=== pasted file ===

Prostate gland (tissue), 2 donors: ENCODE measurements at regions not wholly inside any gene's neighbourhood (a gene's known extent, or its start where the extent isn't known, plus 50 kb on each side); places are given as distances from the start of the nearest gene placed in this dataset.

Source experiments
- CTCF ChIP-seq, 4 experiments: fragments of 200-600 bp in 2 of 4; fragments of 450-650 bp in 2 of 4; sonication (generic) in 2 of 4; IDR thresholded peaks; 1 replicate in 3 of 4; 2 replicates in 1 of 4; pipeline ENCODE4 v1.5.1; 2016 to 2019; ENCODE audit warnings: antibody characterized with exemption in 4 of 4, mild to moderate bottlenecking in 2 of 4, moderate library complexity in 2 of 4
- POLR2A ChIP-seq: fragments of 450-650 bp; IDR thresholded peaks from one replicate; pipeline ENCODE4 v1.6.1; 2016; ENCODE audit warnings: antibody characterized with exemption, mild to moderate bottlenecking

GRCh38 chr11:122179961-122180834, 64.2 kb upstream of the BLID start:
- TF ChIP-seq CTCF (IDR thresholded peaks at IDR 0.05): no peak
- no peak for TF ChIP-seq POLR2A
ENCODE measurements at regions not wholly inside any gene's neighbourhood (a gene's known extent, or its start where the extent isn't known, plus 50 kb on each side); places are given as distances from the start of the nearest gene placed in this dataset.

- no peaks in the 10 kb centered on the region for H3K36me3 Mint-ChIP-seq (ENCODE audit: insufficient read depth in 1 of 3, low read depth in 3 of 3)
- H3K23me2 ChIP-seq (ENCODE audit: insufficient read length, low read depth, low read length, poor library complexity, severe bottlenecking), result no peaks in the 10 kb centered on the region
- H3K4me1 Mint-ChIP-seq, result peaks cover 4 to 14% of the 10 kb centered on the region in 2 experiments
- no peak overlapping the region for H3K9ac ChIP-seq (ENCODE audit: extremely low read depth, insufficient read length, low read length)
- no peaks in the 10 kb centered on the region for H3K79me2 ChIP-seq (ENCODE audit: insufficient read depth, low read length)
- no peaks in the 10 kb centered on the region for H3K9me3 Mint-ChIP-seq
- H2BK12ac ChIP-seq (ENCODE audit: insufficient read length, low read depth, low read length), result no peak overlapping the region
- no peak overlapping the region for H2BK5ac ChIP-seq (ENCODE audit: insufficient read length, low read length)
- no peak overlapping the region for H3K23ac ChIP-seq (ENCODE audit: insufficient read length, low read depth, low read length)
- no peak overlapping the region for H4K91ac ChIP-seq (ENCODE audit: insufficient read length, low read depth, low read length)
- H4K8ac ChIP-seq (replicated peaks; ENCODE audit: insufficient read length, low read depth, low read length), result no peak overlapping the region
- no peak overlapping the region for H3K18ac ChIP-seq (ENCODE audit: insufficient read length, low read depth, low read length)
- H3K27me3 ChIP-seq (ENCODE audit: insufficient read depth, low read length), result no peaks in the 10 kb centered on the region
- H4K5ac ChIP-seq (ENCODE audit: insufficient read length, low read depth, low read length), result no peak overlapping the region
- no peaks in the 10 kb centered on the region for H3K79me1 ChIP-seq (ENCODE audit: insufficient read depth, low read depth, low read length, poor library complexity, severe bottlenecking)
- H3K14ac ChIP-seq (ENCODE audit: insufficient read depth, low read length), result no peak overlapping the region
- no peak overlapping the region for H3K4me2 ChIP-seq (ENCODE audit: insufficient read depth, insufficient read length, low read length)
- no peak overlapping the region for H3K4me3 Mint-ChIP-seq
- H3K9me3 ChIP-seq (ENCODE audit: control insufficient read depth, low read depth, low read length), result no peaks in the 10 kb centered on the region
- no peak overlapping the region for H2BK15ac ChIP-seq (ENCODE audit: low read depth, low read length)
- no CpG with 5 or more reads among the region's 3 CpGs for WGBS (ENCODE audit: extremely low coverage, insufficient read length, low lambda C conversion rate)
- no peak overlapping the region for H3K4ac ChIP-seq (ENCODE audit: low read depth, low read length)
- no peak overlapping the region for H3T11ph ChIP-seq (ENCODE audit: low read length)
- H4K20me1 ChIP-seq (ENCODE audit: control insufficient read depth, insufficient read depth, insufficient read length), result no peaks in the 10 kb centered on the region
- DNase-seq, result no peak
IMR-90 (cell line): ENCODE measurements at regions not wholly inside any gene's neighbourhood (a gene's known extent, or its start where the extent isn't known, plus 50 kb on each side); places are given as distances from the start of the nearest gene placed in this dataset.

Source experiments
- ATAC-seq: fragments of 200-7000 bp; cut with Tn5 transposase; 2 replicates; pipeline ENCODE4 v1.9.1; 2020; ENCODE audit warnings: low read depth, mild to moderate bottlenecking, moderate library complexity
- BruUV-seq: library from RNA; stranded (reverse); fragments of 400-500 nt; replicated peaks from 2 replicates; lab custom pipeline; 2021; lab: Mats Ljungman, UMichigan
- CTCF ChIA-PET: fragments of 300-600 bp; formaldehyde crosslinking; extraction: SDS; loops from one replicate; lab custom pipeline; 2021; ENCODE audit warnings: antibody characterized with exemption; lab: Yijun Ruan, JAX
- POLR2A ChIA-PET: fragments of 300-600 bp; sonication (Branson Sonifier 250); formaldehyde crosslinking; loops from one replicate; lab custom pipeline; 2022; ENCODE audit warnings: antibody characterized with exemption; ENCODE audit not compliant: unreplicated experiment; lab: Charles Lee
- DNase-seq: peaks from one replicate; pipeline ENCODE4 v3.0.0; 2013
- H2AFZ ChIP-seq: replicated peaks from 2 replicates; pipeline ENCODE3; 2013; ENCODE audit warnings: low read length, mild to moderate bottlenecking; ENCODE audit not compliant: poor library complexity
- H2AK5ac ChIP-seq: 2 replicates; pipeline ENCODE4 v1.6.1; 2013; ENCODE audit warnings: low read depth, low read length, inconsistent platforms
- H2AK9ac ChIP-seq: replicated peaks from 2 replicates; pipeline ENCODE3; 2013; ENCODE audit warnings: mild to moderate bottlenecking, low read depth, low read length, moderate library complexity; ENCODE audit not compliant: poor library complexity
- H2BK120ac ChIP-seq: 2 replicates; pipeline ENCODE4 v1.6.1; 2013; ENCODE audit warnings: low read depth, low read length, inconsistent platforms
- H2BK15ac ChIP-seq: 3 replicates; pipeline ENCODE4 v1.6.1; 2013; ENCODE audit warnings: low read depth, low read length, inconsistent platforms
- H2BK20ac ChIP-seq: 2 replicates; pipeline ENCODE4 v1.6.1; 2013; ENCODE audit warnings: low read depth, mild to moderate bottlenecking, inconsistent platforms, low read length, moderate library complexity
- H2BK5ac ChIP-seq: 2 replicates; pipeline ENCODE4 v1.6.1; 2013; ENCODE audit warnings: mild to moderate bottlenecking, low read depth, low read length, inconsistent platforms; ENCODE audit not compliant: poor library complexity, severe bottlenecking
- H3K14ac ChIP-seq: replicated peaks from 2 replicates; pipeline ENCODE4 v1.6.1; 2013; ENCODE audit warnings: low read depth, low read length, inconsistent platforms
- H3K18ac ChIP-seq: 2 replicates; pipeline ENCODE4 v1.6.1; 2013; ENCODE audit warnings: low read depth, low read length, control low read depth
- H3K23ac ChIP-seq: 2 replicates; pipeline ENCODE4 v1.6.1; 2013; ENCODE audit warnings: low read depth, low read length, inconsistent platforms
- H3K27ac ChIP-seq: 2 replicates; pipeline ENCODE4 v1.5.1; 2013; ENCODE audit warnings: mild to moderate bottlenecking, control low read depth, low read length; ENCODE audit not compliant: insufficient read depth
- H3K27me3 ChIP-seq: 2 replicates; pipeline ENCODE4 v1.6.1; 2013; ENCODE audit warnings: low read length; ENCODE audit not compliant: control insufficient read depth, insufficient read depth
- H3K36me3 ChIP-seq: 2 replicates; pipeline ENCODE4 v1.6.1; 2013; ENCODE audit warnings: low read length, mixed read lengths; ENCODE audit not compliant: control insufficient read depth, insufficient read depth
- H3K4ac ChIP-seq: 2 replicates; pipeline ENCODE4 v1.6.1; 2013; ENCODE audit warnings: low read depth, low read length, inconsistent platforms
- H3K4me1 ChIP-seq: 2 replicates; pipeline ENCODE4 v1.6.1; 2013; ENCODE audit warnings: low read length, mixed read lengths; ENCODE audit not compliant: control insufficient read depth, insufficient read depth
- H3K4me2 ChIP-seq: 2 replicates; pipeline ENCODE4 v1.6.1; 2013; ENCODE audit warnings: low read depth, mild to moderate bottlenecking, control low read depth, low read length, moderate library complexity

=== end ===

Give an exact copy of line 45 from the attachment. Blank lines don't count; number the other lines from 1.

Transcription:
- H2BK15ac ChIP-seq: 3 replicates; pipeline ENCODE4 v1.6.1; 2013; ENCODE audit warnings: low read depth, low read length, inconsistent platforms